From the stack: Akayko

December 19, 2010

I’m not going to claim that I’ve loved everything of Osamu Tezuka’s that I’ve read. Pinocchio remodels are right after Peter Pan tales in the list of things that make me lose patience, so I’ve only sampled Astro Boy (Dark Horse). Swallowing the Earth (DMP) had a crazy verve that couldn’t quite compensate for its ultimate clumsiness.

Ayako (Vertical) adds another to the roster of Tezuka works that I just can’t fully endorse, and I’m still figuring out why that is. It’s a sprawling, serious-minded saga of familial disintegration, which can promise all kinds of good times, but those fail to materialize in this case. Tezuka is on his almost-best behavior here, and while it makes me feel rather shallow for saying so, I wish he’d worn the lampshade a bit more often.

The weird and marvelous thing about Tezuka is that the puckish quality of his storytelling – the human tempura, the pansexual masters of disguise, the just-a-trunk warriors – doesn’t diminish its force. He can still make moving and persuasive arguments about morality, family and leadership without resorting to austerity. It seems that, without those flights of fancy, his gruesome assessment of selfishness and cruelty becomes almost exhausting, even rote.

The title character is the illegitimate daughter of the patriarch of a family of landed gentry trying to hold onto their property after the end of World War II. Ayako is the fulcrum of all of the family’s greedy, sexy secrets, and she suffers accordingly as her extended clan vent their frustrations, ambitions and shame on her. Given the structure of her life, it’s hard to imagine how she could emerge as a proper character, and she really doesn’t. She’s an acre of family land where the bodies are buried.

With her rendered somewhat useless in terms of specific reader empathy, who’s left? Ayako’s half-siblings seem united only in their willingness to abdicate anything like responsibility or conscience. Her prisoner-of-war older brother is spying for the occupying forces. Her sister is dabbling with the socialists, politically and emotionally. Even her amateur sleuth youngest brother is unwilling to translate his curiosity and surprisingly developed sense of justice into sustained action.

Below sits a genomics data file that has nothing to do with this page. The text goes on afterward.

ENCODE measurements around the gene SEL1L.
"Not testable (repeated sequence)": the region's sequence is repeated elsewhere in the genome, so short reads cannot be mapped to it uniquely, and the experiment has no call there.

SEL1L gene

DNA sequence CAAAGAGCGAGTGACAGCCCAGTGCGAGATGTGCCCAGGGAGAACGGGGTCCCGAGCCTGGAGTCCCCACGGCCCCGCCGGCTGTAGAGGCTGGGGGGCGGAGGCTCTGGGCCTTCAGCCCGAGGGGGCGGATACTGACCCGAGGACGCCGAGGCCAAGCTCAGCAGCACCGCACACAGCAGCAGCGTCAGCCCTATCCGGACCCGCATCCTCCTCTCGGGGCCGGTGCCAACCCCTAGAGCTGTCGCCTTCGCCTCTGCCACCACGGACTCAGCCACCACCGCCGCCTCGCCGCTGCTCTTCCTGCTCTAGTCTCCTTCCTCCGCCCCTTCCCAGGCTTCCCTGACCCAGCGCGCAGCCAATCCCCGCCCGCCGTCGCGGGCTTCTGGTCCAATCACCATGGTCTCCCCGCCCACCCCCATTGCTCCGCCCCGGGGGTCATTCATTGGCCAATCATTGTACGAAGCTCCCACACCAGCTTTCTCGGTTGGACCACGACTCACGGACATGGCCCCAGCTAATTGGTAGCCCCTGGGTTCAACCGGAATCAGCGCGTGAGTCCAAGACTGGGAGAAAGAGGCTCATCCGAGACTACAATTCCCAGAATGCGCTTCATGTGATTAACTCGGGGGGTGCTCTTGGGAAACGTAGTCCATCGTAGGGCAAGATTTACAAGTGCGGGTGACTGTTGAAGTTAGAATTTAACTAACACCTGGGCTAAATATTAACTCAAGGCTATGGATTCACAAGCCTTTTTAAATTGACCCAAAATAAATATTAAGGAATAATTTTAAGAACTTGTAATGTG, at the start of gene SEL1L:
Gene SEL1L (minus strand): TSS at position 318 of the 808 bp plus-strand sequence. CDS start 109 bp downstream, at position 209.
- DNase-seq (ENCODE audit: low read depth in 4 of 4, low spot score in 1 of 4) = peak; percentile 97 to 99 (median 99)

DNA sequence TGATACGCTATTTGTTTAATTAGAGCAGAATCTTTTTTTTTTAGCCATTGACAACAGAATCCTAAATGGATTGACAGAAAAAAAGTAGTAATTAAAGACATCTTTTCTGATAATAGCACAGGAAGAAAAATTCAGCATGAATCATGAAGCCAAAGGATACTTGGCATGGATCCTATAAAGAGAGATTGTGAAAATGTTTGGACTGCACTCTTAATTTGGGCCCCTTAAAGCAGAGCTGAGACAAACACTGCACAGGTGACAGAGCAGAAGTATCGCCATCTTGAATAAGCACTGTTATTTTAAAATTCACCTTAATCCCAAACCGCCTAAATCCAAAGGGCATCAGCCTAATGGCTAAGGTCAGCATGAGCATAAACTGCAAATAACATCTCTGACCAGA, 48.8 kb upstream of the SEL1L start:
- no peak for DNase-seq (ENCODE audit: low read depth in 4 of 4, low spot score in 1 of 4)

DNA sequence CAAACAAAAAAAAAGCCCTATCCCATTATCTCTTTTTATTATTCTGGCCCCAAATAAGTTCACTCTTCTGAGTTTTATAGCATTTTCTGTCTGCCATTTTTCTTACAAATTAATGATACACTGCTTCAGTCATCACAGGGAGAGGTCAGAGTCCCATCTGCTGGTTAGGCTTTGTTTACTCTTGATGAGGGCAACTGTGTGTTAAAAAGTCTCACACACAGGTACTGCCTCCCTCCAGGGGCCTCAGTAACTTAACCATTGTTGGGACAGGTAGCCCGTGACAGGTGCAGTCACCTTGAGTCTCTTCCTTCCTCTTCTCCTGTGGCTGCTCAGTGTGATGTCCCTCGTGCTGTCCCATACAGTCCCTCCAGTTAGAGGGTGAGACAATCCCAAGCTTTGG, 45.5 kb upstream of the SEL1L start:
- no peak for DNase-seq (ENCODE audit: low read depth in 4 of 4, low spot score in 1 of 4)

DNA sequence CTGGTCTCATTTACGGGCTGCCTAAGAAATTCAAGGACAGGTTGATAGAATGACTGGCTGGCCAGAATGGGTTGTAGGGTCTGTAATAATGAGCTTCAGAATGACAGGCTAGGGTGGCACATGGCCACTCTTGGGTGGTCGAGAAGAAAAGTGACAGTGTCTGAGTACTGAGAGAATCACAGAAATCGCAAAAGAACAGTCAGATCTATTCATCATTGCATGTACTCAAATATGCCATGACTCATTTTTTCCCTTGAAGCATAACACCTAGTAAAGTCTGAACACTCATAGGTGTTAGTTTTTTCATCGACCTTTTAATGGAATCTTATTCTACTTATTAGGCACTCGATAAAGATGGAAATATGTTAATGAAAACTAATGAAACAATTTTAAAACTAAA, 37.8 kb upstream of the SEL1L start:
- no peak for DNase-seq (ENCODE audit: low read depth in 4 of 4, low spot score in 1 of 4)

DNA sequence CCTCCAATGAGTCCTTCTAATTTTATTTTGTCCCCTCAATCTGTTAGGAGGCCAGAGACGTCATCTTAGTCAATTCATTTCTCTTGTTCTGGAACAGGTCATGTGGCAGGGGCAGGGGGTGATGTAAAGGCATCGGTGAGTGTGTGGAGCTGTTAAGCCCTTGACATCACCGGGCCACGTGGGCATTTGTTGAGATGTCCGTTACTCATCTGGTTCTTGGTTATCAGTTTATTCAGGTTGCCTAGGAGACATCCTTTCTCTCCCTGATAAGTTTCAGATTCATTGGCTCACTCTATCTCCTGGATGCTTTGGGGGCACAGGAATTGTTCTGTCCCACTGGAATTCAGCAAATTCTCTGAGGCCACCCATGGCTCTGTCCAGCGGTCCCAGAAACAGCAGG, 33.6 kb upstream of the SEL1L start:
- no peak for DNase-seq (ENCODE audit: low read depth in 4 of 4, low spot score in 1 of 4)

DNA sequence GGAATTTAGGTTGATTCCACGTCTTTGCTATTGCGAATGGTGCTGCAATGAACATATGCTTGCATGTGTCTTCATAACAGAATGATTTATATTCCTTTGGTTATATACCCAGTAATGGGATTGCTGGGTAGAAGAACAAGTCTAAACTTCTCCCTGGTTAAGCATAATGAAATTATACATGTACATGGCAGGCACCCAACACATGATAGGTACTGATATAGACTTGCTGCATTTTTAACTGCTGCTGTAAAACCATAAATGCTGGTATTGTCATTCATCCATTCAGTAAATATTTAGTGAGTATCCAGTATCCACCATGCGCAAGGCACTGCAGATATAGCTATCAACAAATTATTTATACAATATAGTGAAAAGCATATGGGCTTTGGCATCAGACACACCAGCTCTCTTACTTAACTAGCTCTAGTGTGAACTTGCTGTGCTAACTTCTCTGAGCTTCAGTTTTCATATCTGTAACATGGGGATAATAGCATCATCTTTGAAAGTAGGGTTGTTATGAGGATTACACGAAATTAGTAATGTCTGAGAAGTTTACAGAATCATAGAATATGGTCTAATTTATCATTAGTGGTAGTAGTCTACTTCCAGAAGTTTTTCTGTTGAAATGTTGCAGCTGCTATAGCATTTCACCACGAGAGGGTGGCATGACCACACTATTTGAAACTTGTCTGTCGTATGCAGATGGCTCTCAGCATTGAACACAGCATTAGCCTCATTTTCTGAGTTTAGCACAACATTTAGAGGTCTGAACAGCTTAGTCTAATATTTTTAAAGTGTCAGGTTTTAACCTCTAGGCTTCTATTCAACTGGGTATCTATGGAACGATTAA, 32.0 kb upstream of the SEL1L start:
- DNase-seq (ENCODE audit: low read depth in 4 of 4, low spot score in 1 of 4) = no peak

But that’s the point, I think – that moral compromise is kind of an incurable cancer, and that people, no matter what they were like at the beginning, are doomed once they take that wrong step. A tale like that can have compelling moments, but I think that progressive decay as a narrative structure becomes exhausting after a while. It certainly does here. It’s a harangue at the characters and the culture they inhabit, not an argument in which the audience can engage, which is usually the nature of Tezuka’s morality plays.

Since I’m (obviously) still working out my thoughts on this piece, I’ll point you to a couple of better-argued pieces on Ayako (which I didn’t let myself read until after writing the above). First up is Kate (The Manga Critic) Dacey, whose evaluation tracks with my own. Then, there’s Alexander (Manga Widget) Hoffman, who finds a lot to admire in the work.

(This review is based on a complimentary copy provided by the publisher.)


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